Belfast Telegraph

Thursday 17 April 2014

Anti-smoking legislation is hailed

Councils' health officials out in force to check compliance rates

The long-awaited smoke-free legislation is here, giving us all a breath of fresh air.

Environmental health officials from all 26 local councils will be out in force from this morning onwards, helping businesses come to terms with the changes and checking compliance rates.

So what, exactly, is an 'enclosed place' and where else can you enjoy an indoors puff, other than in your own home?

While it is now completely illegal to light up a cigarette in an enclosed place, there are a few exceptions to the new rules.

In a nutshell, all premises open to the public must be smoke-free from now on. However, premises open to the public that are not used as a place of work only have to be smoke-free during the times they are open to the public.

For example, this would apply to a stately home which may only be open one day a year.

In addition, all premises used by more than one person as a workplace must be smoke-free. The legislation also applies to vehicles which are used by the public or which are used by more than one person for work.

An 'enclosed' workplace refers to premises that have a ceiling or roof and, except for doors, windows and passageways, are wholly enclosed, either permanently or temporarily.

'Substantially enclosed' refers to premises that have a ceiling or roof but where there is an opening or an aggregate area of openings in the walls which is less than half of the area of the walls.

A 'roof' includes any fixed or moveable structure or device which is capable of covering all or part of the premises as a roof, including, for example, a canvas awning.

The Government has announced exceptions to the rules, which has caused disappointment in some quarters.

These include:

  • Private accommodation;
  • A designated bedroom in either a hotel, a guest house, an inn, hostel or members' club;
  • A designated room in a residential care home, a nursing home, hospice or research and testing facility;
  • A designated room in residential accommodation in a mental health unit (for one year only);
  • Prisons, young offenders' centres and remand centres;
  • A designated room used as a detention cell or exercise cell in a police station (for one year);
  • An interview room within a Child Abuse and Rape Enquiry (CARE) suite (for one year);
  • Specialist tobacconists (for sampling purposes).

Dr Brian Patterson of the British Medical Association in Northern Ireland recently spoke of his disappointment that hotel bedrooms are exempt and called on all hotels to extend the law to cover them anyway.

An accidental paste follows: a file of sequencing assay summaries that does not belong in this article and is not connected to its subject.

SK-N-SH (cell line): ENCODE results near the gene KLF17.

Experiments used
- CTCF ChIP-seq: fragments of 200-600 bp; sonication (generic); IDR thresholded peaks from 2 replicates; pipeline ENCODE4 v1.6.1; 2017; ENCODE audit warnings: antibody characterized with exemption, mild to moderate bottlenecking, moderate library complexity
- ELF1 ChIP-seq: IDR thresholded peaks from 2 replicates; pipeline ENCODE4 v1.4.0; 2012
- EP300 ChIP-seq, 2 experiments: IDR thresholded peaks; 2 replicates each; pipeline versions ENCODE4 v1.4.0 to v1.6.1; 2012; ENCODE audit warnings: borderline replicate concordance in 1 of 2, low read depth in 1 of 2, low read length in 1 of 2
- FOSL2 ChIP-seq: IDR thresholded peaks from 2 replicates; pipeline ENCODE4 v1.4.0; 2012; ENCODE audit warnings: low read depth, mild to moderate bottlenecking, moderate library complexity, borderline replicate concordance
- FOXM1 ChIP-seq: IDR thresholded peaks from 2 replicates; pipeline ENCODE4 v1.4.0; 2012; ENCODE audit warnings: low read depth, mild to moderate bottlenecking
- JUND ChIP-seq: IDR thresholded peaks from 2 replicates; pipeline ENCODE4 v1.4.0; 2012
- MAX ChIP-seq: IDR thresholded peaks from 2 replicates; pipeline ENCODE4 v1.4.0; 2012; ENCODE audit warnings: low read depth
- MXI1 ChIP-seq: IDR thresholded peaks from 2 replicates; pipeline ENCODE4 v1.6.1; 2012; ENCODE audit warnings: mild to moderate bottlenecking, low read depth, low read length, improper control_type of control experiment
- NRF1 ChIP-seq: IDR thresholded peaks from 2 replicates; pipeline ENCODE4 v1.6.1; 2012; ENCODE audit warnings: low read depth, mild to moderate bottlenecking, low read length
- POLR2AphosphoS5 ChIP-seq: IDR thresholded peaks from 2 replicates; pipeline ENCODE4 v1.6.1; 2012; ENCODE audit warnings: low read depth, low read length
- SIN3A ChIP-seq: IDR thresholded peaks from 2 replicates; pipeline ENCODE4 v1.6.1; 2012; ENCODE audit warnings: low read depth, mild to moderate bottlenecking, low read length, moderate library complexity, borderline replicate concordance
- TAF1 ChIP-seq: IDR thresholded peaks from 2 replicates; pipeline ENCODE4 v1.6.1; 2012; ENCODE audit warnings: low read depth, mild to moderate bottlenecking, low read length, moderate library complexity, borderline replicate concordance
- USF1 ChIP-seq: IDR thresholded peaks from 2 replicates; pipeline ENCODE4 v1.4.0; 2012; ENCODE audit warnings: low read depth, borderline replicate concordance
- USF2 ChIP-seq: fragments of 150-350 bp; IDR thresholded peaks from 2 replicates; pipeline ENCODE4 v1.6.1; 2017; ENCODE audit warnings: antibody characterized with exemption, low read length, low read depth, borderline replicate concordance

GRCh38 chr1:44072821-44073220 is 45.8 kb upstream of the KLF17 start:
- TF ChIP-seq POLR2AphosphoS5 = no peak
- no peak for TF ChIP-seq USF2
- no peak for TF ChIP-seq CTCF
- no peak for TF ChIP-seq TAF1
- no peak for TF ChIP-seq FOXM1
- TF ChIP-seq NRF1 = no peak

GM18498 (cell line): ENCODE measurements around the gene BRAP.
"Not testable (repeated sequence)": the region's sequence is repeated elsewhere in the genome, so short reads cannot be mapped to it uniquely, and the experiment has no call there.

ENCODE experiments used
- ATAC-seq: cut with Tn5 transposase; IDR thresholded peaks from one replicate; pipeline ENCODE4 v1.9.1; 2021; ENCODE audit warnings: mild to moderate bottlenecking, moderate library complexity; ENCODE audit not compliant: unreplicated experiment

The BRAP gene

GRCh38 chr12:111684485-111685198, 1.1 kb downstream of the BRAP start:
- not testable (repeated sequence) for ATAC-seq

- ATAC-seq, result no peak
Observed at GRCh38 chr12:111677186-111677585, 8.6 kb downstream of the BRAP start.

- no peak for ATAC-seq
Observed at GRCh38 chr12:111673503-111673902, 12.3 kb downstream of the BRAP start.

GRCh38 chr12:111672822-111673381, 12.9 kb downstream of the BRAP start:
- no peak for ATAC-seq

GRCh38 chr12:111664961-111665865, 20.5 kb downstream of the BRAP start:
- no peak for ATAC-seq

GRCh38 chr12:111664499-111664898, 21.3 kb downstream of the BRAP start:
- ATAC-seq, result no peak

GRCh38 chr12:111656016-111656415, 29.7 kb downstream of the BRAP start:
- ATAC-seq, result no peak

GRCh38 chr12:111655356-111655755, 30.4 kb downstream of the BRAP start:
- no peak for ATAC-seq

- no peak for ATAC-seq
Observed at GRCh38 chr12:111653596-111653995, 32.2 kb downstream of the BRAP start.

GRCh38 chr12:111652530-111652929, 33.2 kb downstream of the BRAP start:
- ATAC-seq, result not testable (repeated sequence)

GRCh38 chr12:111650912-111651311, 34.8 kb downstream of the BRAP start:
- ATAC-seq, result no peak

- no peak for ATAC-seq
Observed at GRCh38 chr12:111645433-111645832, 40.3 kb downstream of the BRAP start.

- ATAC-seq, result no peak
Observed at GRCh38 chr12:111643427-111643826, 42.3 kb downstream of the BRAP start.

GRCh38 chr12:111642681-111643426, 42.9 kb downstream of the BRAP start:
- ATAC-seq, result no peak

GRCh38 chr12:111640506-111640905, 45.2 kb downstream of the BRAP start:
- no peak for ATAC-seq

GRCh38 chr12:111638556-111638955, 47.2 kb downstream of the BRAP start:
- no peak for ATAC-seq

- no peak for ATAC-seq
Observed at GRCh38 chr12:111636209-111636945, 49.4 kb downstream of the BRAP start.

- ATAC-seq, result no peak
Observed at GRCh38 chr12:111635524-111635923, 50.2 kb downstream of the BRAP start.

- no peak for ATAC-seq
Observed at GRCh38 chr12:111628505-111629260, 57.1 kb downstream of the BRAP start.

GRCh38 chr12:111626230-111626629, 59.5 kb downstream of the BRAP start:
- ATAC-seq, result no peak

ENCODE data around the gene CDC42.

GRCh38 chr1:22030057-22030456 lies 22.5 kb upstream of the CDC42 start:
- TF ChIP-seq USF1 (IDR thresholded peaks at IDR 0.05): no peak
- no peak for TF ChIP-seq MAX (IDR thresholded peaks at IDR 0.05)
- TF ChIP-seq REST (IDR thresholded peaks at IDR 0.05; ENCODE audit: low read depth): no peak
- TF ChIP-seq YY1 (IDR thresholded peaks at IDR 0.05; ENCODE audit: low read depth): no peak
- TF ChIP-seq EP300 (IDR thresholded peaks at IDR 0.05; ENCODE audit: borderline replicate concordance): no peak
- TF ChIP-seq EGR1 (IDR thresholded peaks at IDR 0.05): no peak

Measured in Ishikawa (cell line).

The new laws don't extend to work done in someone's home to provide personal care, domestic work and maintenance or service work.

This includes, for example, a home help working in the home of an elderly person.

Sam Knox, chairman of the Chief Environmental Health Officers Group, welcomed the changes.

"Today marks a major step forward in the protection of public health. Smoke-free environments contribute to cleaner air as well as healthier environments and will make a tremendous difference to people who were regularly exposed to smoke at work," he said.

"Environmental health departments across Northern Ireland have been working closely with businesses over the last six months, delivering a co-ordinated information service on smoke- free legislation by visiting premises, holding seminars and developing materials to help businesses get ready for the new law.

"Evidence suggests overwhelming public support and business awareness for smoke- free legislation, and we therefore anticipate high levels of compliance, with a consistent and proportionate enforcement approach only being taken for blatant or persistent offenders."

Any business owner or manager who still requires help and guidance on smoke-free legislation can contact their local district council's environmental health department to receive more information.

The penalties, and how they will be enforced

  • Smokers could receive a £50 fixed penalty notice if they break the law
  • The law requires those responsible for premises to stop a person smoking there. The same applies to vehicles. Failure to comply may lead to prosecution for which the maximum penalty is £2,500
  • All businesses must display no-smoking signs, remove all ashtrays, inform anyone found smoking that they are breaking the law, request they extinguish their cigarette or leave, and refuse service to any offenders
  • If it is an employee and not a customer found smoking, normal disciplinary procedure for anti-social or illegal behaviour in the workplace should be observed
  • The legislation will be enforced by district council environmental health officers who have the power to enter any premises
  • A compliance line is now open. Any breaches of the law can be reported to 0845 603 2500
  • For further information on the legislation, look up www.spaceto breathe.org.uk

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